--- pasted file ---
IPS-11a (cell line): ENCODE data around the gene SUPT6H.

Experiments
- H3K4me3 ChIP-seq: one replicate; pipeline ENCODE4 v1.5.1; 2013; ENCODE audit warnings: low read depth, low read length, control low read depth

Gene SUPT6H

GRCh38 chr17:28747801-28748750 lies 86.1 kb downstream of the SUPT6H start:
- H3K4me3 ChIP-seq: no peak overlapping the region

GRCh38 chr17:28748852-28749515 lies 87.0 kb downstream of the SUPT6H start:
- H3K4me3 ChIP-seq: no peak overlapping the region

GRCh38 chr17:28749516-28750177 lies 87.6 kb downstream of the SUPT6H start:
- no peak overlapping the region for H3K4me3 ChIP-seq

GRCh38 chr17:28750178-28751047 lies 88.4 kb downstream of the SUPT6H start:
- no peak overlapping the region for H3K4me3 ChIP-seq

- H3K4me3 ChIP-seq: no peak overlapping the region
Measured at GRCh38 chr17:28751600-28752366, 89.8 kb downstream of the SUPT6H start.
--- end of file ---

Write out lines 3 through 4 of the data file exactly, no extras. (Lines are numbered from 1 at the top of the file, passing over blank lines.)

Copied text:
- H3K4me3 ChIP-seq: one replicate; pipeline ENCODE4 v1.5.1; 2013; ENCODE audit warnings: low read depth, low read length, control low read depth

Gene SUPT6H